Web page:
one sitcom in the top 10 ratings when The Cosby Show premiered. “It completely rejuvenated the comedy genre. It was the No. 1 show for five years in a row. The only other time [that occurred] in the history of television [was with] All in the Family.”
Cosby wasn’t the last to make a mark on the small screen. Russell Simmons and HBO partnered in the early 1990s to produce Def Comedy Jam. The show took then-unknown black comedians, such as Martin Lawrence, Tucker, and Rock, and turned them into household names with both white and black audiences. FOX’s In Living Color, the brainchild of Keenan Ivory Wayans, catapulted the careers of his siblings and of funnyman Jim Carrey.
Another comedian who shot into the mainstream as a result of the show is Jamie Foxx. Now a leading man in Hollywood, Foxx starred opposite big names such as Al Pacino, Tom Cruise, and Will Smith and took the lead in Ray, the Ray Charles biopic released by Universal Pictures in late October. Foxx credits much of his mainstream success to the exposure he received on In Living Color. “Anybody who was on In Living Color — that was the best TV you could have had. It was black folks doing smart black things. Keenan Ivory Wayans was an African American man with African American people running the show. I learned from him that a black man can be successful, but I also learned from him that we have to be the best at what we do. If you’re mediocre, they won’t buy it.” Foxx subsequently created Laffapalooza!, a comedy showcase for the Showtime cable network.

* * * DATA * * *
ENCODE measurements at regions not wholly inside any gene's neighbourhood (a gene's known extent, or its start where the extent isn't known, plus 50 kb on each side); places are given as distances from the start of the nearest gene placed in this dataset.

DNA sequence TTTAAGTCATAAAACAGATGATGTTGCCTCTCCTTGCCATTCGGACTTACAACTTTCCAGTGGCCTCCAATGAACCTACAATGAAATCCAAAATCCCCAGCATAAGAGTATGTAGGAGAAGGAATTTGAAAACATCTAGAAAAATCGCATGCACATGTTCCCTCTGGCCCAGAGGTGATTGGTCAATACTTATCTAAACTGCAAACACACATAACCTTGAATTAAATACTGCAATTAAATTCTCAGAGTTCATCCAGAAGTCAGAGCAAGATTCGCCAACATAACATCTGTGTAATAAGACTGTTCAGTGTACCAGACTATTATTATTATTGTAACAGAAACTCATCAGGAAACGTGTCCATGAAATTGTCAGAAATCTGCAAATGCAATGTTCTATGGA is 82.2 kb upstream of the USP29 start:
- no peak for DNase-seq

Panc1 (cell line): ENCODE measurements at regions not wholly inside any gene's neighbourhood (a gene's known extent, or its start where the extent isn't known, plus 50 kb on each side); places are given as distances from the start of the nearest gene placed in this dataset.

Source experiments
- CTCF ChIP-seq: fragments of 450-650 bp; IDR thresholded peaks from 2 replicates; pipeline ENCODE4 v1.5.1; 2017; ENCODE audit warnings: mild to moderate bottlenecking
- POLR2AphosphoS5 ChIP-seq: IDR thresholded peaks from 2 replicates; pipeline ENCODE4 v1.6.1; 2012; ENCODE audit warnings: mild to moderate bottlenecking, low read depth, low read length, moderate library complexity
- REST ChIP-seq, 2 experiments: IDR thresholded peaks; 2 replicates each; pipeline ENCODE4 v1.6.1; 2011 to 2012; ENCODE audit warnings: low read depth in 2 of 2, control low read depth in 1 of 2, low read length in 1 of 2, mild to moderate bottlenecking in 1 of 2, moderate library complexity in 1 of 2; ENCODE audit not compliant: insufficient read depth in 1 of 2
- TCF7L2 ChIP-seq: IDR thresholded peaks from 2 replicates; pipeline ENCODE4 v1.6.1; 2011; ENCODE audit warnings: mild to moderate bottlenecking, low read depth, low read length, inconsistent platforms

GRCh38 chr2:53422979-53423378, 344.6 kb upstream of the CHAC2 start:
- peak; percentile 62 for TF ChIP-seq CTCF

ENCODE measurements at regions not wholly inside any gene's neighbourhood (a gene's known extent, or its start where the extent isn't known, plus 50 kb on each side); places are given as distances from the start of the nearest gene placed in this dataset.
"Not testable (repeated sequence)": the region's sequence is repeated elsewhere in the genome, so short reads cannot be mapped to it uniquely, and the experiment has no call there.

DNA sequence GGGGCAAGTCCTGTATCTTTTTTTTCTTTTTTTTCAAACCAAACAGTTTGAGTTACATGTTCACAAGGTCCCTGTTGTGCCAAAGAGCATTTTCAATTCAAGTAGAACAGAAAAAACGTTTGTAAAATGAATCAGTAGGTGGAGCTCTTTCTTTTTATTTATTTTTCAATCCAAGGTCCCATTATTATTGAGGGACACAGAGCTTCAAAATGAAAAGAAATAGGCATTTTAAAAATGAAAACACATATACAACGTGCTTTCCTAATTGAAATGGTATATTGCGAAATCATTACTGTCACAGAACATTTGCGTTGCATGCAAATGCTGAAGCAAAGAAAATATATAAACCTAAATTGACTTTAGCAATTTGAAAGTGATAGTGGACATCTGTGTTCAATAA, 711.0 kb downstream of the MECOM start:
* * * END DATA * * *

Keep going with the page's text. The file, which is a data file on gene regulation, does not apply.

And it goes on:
One of the most significant comedic events occurred in the mid-90s, when entertainment entrepreneur Walter Latham created The Original Kings of Comedy tour. Featuring Steve Harvey, Bernie Mac, Cedric The E
ntertainer, and D.L. Hughley, the tour itself would generate more than $40 million in profits, making it the highest-grossing comedy tour in history. The subsequent Spike Lee-directed film and DVD grossed $41 million and $80 million, respectively. Just as important, it was accepted by the masses, regardless of race. “Def Comedy Jam had already done what it had done in the early ’90s, and those [comedians] were able to go on to theaters and sell out because of the exposure they had gotten from [the show.] But that was as big as it had gotten,” says Latham. “So my idea was to see how much further we could take it. The idea was to take three or four guys into basketball arenas and see if we could sell tickets.” And they sold — lots of them. New York City’s Madison Square Garden sold out in advance while Washington, D.C.’s MCI Center sold out all four nights there was a performance. It was also the hot ticket in Chicago and Los Angeles.
The level of the tour’s success surprised even the performers. “You knew that if you were doing $40 million in the box office, that wasn’t just your African American